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Border Services Solutions Featured Article

October 11, 2006

Experience is King

By Erik Linask, Associate Editor,
Internet Telephony magazine

As end users — and we all are end users of one or several products and services — it is important that we are happy with those products and services. In fact, it is considerably more important today than it was several years ago, according to data published by J.D. Power, which shows that the churn index is rising, at least as it applies to call quality. What that means is that customers are becoming increasingly less tolerant of a poor user experience.

Chalan Aras, vice president of marketing for Ditech Networks, keynoting at INTERNET TELEPHONY Conference & EXPO, explained that, while the growing fickleness of the end user can create problems for the service provider, IMS (IP Multimedia Subsystem (News - Alert)) is poised to counter with opportunities, that IMS can provide ways for service providers to differentiate themselves in today’s commoditized market, where price holds but a shadow of its former power.

The truth is, Aras explained, the “this is an age of experience,” and that while people may initially choose their provider based on services, the real key lies in the user experience, and customer retention is based on how satisfied a service provider’s customers are.

What this amounts to, continued Aras, is that, while service providers are driven to introducing new services — especially anytime, anywhere IMS-based services and applications — the underlying service remains voice. “It is the foundation,” said Aras. “It is still the killer app.”

The point is, with voice still being the primary service, it also becomes the primary measure of QoE (Quality of Experience), and service providers need to fully satisfy the voice need before other IMS-based apps can be realized. Aras claims that service providers that want to truly own their customers will always include voice in their bundled offerings.

And the reason QoE is critical is that it is the primary driver of customer loyalty — which is directly proportionate to customer retention/churn. For today’s customers, “loyalty relies more on satisfaction than on contract,” explained Aras, “and satisfaction is a personal, an individual measure.”

As a service provider, then, if you are able to understand and manage customer satisfaction, you will have the all-important ability to win the customer’s loyalty.

The question, then, becomes, how, as a service provider, do you accurately assess your customers’ satisfaction? The fact is that, regardless of the true cause, most all problems are blamed on the provider. So, it then behooves the provider to do everything it can to understand the user experience, especially through real-time testing of the network, which is the only way to truly understand what the customer is experiencing.

“You have to be able to understand what the customer is hearing, not what the network is delivering.”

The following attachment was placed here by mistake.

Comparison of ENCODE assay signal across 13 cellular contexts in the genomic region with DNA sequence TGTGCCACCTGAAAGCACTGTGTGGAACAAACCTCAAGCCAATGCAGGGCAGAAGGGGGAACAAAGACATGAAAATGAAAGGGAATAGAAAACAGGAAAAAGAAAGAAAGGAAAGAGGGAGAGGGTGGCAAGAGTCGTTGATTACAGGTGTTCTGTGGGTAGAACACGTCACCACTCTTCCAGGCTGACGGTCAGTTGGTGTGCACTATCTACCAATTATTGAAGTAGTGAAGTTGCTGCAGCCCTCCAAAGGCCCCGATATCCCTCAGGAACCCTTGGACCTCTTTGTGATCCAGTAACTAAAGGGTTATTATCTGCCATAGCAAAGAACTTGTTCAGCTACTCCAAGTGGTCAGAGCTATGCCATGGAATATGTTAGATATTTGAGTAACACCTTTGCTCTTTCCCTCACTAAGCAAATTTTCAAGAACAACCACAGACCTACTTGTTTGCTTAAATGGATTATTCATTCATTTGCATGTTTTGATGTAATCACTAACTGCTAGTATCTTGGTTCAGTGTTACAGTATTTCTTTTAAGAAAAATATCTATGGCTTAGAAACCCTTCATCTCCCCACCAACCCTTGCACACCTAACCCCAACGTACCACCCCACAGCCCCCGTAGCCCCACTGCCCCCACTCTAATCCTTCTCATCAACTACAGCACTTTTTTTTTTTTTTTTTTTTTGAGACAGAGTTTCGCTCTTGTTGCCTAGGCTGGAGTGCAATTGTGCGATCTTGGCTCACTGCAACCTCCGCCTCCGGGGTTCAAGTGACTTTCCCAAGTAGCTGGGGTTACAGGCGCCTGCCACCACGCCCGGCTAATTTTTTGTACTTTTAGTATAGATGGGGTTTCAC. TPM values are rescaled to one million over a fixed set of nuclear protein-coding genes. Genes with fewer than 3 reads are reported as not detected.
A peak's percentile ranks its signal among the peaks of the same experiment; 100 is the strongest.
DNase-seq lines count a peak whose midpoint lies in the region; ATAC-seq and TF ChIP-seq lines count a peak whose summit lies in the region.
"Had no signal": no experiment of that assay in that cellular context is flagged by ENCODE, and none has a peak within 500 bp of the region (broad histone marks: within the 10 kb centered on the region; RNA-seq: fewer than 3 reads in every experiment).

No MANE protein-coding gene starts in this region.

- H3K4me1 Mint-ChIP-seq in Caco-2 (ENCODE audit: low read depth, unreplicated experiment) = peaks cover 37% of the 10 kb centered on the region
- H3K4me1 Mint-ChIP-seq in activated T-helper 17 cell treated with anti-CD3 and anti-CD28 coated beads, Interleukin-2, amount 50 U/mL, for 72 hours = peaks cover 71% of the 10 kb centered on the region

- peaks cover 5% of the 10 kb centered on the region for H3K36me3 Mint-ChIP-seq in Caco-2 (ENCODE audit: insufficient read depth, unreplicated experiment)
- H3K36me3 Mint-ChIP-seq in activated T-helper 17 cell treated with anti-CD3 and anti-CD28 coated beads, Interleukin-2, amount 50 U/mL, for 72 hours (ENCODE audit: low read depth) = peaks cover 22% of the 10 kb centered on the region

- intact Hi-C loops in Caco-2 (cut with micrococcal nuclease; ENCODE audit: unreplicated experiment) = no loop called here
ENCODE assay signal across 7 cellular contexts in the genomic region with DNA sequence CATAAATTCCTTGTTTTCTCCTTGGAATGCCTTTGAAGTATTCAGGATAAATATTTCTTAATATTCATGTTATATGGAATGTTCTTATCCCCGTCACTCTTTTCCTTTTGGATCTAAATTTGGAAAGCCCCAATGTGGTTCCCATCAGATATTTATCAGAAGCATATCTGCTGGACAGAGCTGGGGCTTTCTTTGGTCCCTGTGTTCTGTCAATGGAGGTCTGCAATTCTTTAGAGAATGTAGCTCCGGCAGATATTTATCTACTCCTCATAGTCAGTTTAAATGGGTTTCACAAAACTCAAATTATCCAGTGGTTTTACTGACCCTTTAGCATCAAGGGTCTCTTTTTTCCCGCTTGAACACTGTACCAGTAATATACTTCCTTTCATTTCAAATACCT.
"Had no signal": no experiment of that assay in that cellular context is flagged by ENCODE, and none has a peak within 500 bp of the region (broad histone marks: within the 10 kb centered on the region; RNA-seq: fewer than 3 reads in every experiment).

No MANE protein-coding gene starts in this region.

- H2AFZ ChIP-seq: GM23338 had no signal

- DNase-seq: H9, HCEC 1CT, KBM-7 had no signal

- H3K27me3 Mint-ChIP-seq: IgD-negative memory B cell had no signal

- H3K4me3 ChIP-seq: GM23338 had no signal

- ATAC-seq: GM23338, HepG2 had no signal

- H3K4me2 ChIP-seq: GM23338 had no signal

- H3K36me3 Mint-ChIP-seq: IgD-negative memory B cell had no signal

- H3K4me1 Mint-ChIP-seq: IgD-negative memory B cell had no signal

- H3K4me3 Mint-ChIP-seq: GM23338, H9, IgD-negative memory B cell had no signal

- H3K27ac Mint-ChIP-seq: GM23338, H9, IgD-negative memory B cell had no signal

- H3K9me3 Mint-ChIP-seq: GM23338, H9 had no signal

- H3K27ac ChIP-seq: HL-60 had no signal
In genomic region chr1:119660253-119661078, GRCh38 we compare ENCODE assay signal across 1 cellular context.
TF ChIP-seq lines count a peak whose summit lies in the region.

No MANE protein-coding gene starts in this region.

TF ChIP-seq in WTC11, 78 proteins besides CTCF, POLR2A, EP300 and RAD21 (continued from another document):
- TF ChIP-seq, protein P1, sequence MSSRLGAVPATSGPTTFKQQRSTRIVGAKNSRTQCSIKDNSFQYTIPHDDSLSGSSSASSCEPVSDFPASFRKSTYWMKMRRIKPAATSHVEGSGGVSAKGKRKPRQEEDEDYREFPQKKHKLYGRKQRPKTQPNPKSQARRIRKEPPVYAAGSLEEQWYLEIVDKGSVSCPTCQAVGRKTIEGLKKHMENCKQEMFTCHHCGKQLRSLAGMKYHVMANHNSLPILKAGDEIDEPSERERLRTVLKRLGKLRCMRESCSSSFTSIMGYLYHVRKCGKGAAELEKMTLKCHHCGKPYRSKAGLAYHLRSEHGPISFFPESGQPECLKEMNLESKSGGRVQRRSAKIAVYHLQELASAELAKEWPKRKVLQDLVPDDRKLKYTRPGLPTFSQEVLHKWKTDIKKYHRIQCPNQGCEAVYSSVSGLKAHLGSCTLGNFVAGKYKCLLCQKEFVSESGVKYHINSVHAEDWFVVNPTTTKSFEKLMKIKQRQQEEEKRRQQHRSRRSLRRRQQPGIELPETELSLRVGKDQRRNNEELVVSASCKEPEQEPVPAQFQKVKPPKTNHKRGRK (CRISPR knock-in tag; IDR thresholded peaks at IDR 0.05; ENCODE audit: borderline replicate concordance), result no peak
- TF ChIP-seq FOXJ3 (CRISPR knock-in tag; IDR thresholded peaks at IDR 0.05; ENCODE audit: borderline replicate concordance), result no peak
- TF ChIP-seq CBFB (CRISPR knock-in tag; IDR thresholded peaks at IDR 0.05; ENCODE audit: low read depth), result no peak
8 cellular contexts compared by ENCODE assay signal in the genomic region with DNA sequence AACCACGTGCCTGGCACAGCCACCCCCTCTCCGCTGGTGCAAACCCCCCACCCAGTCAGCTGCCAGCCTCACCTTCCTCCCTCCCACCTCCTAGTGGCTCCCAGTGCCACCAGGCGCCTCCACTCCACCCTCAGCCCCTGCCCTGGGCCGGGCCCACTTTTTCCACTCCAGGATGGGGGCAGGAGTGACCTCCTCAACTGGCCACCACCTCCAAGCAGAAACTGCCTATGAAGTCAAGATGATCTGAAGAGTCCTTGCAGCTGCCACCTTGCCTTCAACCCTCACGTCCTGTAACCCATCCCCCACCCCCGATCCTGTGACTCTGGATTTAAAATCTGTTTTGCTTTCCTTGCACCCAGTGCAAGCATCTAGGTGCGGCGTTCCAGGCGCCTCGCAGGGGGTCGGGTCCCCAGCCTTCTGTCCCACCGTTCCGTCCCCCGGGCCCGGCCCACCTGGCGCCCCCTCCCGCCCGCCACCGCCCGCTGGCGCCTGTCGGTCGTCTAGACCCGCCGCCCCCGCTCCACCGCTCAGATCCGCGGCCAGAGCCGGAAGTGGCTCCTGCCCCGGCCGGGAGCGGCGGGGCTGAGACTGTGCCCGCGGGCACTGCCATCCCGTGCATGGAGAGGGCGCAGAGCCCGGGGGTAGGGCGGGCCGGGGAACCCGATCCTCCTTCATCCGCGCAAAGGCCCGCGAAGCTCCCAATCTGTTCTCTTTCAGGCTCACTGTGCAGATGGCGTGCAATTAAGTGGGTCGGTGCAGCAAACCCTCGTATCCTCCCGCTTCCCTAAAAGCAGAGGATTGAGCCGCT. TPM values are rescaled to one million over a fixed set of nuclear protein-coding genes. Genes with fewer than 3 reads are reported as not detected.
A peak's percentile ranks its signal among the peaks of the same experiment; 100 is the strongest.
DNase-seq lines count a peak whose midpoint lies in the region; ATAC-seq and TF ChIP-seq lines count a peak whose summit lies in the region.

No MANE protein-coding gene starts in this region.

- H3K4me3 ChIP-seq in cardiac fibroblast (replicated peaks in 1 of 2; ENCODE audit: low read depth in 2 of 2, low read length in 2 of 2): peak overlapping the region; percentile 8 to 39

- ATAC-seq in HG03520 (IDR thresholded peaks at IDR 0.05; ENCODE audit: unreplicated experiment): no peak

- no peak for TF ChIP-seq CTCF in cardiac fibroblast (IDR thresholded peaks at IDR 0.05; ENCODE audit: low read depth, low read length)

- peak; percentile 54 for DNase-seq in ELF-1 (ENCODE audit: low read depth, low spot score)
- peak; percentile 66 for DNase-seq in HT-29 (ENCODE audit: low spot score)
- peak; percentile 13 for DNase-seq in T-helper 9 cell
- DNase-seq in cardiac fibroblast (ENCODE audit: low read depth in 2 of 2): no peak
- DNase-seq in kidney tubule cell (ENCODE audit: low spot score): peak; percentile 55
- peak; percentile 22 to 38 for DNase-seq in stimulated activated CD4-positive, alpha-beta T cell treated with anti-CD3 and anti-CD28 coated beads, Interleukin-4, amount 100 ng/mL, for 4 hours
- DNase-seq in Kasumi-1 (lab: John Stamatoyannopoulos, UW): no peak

Aras says providers also must be aware that most calls run across both TDM and IMS networks, and they need to be able to combine info from both. They need to be able to understand what happens when a call moves between two different types of networks.

Ultimately, while IMS is how providers can transition from services to experiences, in order to benefit from those opportunities, they have to understand that the majority of their revenues still come from voice and, as a result, they must take care to understand what is happening across their voice networks. Ultimately, as Aras says, “It’s what the subscriber thinks that matters.”

As if on cue, TMC president and ITEXPO chair Rich Tehrani took the podium to demonstrate Aras’ point. He explained that, while filming a clip for his blog (, he received a call on his mobile multimedia device, cutting off the video he intended to post … not once, but twice. While the service provider might claim success in reaching Rich, he said that it was more of an annoyance - that he had to re-record the scene to meet his needs.

And that is the essence of Aras’ comments: while the service provider might think it is providing anytime, anywhere communications capability, it ultimately comes down to what the end user needs and wants. In this case, it might have been better for the call to go directly into voicemail — unless, perhaps, the call came from a number specifically designated by the end user to interrupt his current application any time.

Tehrani’s experience depicts all too explicitly the difficulties service providers face in meeting the various, and often very specific, needs of their constituencies. But it is the ability to understand and, more importantly, accommodate those needs that will, ultimately, separate the nest from the rest in the communications world.


Erik Linask is Associate Editor of Internet Telephony. Prior to joining TMC, Erik was Managing Editor at Global Custodian, an international securities services publication, where he also managed the magazine’s survey research. Erik began his professional career at management consulting firm Leadership Research Institute.



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